5 bizarre facts about moths

July 2, 2015, 2:43 p.m.

We usually think of moths as these drab brown or gray winged creatures that batter themselves against the front porch light. But actually moths come in an incredible array of colors, with patterns and designs on their wings that rival the most beautiful butterflies. That's not all that's surprising about moths. Check out these five amazing facts about them.

1. Many species of moths don't eat. At least not once they hit the adult stage. They feast when they are caterpillars, but when they transform to adults, they live for a matter of days — just enough time to mate, lay eggs and die — and don't eat at all during that time. In fact, some moths emerge from the cocoon without even a mouth. Why bother having one when you aren't going to use it?

2. Moths are incredibly good at mimicking other objects as a form of camouflage. In fact, some species even mimic the appearance of bird poop. They look like an unappetizing splatter left on a leaf, rather than any sort of tasty morsel a predator might want to eat. Other moth species have evolved to mimic the appearance of wasps, preying mantis and even tarantulas.

3. Moths have an incredible sense of smell. But they don't have noses. So how do they do it? Their antennae. The antennae are highly sensitive. The male giant silk moth can "smell" females as far as seven miles away! They use their antennae to sense molecules of a female moth's sex hormone and then zero in from impressive distances. Females aren't too shabby themselves. Researchers discovered that female moths can use the scent of a male's pheromones to determine his reproductive fitness right down to his ancestry!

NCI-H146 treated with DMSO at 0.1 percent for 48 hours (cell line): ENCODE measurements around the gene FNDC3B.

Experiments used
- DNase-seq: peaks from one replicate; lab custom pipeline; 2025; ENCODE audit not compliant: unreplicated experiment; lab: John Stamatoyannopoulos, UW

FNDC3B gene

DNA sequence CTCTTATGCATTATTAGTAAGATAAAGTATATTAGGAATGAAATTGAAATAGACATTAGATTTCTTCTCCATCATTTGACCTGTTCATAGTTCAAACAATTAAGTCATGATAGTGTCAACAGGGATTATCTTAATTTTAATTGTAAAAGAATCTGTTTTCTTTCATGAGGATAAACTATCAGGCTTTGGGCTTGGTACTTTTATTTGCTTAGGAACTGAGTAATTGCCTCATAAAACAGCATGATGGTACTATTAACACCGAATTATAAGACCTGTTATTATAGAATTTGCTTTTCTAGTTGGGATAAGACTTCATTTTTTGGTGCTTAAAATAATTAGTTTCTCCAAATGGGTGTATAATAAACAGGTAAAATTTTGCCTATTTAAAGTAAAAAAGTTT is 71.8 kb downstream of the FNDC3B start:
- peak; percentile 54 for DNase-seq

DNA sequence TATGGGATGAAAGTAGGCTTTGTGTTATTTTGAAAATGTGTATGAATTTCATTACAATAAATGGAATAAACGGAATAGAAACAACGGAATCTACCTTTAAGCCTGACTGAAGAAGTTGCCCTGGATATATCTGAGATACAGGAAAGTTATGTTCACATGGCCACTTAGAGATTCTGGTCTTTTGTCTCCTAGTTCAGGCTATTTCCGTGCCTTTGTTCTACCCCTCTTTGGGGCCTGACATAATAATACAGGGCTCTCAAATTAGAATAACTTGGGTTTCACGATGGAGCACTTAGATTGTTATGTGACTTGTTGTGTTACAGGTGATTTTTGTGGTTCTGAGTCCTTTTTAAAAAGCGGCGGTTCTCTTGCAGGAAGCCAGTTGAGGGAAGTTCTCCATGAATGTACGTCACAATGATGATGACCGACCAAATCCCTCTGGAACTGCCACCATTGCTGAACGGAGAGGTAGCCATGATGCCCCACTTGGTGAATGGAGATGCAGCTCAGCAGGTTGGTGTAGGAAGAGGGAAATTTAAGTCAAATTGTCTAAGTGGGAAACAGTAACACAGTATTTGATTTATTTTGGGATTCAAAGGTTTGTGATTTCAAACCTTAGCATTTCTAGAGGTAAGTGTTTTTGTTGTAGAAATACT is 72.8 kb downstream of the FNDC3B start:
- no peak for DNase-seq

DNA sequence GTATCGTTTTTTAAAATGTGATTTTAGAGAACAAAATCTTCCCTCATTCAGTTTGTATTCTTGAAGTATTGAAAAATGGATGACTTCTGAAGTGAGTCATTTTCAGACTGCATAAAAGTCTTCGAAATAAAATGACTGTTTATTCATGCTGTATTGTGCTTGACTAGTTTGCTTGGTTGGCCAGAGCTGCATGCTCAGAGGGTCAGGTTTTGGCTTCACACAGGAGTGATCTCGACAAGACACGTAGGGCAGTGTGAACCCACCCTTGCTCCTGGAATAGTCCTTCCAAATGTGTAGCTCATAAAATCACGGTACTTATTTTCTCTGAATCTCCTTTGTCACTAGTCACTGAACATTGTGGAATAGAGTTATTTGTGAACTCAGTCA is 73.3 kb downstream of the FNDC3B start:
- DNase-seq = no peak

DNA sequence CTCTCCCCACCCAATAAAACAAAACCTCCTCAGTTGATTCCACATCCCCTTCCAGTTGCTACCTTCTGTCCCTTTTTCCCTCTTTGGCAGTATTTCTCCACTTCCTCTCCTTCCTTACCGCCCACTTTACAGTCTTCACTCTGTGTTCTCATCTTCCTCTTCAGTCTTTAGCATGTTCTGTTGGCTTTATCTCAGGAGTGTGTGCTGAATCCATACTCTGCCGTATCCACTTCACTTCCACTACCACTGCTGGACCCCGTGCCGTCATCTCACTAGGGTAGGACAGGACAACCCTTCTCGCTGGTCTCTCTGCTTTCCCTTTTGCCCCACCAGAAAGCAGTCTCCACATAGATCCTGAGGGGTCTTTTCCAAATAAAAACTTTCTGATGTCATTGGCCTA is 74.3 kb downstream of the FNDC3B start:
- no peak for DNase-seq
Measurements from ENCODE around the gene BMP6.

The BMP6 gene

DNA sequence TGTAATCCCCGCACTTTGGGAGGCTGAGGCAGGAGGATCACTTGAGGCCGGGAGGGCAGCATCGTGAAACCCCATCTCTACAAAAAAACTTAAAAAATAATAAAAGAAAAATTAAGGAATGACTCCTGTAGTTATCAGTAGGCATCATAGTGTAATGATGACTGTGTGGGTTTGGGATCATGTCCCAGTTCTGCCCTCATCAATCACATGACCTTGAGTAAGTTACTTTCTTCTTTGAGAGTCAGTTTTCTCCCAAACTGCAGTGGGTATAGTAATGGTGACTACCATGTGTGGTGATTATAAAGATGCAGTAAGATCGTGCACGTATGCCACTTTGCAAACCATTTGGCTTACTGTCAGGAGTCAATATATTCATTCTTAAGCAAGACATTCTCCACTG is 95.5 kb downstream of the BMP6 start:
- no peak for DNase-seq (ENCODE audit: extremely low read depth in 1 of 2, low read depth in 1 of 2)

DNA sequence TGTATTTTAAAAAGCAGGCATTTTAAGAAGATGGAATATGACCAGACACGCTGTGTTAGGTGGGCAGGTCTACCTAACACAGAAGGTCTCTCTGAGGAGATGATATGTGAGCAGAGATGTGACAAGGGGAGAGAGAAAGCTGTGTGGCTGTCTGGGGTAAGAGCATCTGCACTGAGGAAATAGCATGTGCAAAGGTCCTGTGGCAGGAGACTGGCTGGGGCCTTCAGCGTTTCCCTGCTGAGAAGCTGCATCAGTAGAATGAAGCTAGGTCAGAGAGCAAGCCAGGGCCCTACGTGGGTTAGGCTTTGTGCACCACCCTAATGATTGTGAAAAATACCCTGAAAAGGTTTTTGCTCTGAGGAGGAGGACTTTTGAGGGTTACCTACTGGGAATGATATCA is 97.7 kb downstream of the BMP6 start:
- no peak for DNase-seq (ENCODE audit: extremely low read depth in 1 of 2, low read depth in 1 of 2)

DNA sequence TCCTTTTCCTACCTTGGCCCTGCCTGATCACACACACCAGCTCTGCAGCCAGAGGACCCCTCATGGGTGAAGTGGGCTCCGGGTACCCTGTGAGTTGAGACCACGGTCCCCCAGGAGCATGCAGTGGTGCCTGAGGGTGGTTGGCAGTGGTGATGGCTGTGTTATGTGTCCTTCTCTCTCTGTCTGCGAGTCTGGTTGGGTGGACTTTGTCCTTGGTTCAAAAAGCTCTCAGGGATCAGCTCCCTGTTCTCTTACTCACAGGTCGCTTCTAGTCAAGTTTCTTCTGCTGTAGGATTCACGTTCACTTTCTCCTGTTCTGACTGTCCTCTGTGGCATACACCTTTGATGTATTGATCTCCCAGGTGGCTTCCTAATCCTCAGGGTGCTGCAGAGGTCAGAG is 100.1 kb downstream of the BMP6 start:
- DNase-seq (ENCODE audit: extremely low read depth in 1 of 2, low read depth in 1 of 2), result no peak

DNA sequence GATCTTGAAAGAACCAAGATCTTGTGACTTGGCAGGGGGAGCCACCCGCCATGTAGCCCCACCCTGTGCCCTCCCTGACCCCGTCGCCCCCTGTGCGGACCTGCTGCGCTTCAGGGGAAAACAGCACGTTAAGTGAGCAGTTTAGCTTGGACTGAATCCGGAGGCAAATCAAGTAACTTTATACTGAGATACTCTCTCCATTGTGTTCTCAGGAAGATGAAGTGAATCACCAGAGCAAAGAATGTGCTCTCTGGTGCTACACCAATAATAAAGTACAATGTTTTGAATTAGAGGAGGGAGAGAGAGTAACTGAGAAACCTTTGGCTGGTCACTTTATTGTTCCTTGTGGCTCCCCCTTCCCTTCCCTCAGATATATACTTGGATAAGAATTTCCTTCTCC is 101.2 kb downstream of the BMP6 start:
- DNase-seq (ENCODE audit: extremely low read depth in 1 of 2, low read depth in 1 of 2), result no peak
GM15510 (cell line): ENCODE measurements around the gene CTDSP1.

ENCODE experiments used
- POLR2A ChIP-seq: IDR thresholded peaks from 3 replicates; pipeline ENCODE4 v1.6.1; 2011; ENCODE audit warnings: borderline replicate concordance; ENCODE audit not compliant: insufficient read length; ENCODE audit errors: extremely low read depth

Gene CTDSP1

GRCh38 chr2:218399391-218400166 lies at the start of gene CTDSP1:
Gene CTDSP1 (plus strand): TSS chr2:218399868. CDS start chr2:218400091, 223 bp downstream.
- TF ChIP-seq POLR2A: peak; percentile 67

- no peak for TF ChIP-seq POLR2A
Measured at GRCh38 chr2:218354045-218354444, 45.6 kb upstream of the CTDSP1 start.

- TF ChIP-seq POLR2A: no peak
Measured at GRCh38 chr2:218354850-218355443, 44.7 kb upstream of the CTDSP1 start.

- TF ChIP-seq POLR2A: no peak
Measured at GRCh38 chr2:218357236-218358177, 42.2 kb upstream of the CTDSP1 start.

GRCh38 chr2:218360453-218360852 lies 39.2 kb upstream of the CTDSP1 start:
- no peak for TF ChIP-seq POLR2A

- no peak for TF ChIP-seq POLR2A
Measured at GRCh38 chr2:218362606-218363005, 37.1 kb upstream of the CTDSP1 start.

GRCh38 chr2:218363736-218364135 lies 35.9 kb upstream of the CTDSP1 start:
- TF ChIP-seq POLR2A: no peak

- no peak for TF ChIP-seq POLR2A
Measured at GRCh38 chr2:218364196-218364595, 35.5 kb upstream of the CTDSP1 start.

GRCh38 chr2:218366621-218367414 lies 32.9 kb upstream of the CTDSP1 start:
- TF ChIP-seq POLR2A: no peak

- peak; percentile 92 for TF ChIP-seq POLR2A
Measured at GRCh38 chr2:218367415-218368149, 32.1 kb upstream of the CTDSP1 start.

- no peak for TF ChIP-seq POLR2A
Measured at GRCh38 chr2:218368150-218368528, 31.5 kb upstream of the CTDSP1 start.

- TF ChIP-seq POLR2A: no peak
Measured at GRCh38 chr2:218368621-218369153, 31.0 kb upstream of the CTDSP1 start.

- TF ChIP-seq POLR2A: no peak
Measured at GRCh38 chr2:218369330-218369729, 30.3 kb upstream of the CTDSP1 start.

4. Moths love beer. No, really! The Nature Conservancy writes, "Nothing attracts these guys like beer. A tip from our scientists: Mix a paste of beer, brown sugar, and banana. Paint it on some trees, kick back and relax, then check back in the evening with your flashlight to see the multitude of moths you’re sure to attract."

5. There are nine times more moths species than butterfly species. According to the Smithsonian, "There are some 160,000 of moths in the world, compared to 17,500 of butterflies. In the United States, there are nearly 11,000 of moths."

So the next time you think moths are the boring cousins of butterflies, think again!

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Jaymi Heimbuch is a writer and photographer at Mother Nature Network. Follow her on Twitter, Google+ and Facebook.

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